Yesterday was a horribly busy one & I had no time for writing even a hurried scrawl. In the morning we had a few lorries working for us, & in one of these I made a tour into a neighbouring village to get most of what we wanted, but was absolutely unable to get any drinks. What the General will say & do if we run out of whiskey I cannot imagine – I shudder to think of it. In the afternoon I went over in an Ambulance to look at some of the billets into which two of our “peoples” are moving today. The ride there was fairly pleasant but coming back was a nightmare. It was dark before we had finished our inspection & also had started to snow. Someone had to guide the way so I went on the box & tried to do it. Fifteen miles through a blizzard on the front of a car without a windscreen was bad enough but worse still it was absolutely impossible either to see maps or read snow-covered sign-posts. We finally rolled in very late for dinner at 8.30 pm. It was a great pity because Col Heathcote was our guest & we had arranged what Godsall calls a very recherché little dinner. Everything went swimmingly once we had got under weigh. After dinner I tried my hand at concocting a rum punch, for which “ours” is getting famous out here. It was jolly good but almighty strong & I don’t know yet whether the worthy Colonel found his way home all right after two glasses of it. I probably put in a little too much brandy in it – however for a first attempt it was good. Today I am going to disappear in the direction of the trenches & shall stay there for three or four days during the relief so don’t expect to hear for a day or two. It really doesn’t matter where we are so don’t worry, think of “sugar”.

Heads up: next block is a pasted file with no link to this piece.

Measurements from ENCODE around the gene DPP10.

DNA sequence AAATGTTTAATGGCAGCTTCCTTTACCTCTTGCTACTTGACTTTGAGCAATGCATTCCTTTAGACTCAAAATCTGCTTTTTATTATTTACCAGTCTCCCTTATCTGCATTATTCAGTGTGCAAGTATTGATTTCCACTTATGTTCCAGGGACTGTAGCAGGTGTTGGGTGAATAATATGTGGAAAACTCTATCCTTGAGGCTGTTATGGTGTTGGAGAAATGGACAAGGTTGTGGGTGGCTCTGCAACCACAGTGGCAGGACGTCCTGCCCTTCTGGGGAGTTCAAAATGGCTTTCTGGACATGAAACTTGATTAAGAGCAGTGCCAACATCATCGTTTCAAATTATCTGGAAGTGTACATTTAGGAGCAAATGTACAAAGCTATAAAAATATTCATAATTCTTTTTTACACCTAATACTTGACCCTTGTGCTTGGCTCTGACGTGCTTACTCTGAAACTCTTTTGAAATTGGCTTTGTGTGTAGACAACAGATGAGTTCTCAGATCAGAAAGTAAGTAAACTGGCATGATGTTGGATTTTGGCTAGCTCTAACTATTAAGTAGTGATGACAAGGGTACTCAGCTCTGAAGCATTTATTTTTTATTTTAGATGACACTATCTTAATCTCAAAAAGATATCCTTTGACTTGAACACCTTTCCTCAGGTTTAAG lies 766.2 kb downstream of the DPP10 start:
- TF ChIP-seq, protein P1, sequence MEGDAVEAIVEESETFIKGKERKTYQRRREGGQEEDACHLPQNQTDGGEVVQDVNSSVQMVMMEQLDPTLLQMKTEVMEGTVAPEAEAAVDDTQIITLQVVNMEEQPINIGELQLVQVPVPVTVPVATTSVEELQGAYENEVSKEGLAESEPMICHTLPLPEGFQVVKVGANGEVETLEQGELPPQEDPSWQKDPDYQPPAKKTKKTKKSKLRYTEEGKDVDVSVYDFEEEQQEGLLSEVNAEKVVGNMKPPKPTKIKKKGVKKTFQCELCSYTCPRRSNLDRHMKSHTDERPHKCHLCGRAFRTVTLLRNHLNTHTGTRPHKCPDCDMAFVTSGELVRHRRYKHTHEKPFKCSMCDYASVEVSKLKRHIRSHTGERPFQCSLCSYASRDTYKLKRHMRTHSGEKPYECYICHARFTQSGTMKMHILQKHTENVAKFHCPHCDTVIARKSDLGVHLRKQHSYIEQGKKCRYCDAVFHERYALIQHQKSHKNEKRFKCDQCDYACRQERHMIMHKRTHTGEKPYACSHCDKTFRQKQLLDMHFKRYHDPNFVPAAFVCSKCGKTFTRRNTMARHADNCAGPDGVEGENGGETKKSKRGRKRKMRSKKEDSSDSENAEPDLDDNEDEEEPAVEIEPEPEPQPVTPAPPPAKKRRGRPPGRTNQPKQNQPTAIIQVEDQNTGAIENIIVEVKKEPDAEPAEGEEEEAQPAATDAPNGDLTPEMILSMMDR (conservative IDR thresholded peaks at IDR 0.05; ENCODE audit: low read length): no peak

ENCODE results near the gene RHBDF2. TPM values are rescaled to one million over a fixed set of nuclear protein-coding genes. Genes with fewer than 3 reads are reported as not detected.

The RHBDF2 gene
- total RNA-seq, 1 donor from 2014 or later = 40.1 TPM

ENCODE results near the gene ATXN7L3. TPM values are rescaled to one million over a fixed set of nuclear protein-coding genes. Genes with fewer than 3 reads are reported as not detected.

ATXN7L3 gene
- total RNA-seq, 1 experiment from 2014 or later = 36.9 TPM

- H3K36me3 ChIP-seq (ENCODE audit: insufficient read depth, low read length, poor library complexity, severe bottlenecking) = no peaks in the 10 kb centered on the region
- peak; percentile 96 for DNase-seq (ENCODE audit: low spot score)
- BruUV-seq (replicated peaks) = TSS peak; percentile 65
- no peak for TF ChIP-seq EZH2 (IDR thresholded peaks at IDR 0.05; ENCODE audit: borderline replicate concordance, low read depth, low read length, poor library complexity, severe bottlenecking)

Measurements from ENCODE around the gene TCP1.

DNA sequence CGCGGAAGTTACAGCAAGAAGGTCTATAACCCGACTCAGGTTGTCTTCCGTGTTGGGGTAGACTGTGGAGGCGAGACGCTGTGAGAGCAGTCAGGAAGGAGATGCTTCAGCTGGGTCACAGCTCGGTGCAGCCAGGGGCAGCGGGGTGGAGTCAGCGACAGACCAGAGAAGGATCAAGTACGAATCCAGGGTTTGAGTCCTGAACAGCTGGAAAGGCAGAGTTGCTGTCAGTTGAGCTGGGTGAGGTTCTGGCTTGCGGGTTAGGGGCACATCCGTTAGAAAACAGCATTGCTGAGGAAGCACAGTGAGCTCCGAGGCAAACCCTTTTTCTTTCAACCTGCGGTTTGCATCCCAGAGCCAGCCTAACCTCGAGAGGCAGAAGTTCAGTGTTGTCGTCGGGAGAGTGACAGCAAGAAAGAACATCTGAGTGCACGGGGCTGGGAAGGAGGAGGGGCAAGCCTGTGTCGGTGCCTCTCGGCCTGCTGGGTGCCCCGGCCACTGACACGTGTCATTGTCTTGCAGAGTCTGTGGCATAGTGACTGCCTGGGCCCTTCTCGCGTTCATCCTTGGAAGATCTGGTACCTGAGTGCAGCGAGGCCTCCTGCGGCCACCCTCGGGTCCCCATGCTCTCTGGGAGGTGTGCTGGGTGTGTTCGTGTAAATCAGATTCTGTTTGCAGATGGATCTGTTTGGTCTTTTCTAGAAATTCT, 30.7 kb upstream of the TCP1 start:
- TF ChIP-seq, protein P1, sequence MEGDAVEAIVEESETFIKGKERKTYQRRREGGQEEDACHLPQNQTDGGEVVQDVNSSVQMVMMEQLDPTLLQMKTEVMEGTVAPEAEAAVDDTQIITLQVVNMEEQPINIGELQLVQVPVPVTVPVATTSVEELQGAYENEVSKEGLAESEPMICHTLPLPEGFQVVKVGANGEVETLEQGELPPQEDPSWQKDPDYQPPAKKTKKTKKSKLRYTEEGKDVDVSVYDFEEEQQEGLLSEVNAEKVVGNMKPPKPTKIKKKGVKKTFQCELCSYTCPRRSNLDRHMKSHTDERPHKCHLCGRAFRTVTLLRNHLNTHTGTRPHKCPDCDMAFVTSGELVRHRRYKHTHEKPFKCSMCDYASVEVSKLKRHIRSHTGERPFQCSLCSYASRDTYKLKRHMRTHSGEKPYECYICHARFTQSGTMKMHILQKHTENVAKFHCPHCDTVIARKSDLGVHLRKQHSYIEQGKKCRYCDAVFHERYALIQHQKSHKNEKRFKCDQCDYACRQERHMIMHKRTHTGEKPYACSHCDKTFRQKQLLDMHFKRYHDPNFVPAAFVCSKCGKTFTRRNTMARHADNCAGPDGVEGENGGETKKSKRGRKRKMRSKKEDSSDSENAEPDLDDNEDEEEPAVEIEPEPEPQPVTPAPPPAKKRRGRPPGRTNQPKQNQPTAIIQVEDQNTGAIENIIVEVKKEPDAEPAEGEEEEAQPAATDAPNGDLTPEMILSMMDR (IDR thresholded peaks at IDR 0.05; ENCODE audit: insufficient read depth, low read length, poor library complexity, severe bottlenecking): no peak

By the way – don’t say in your letters “I suppose you are at or near ——-t” Censors open letters both ways & might think I had been telling things I shouldn’t.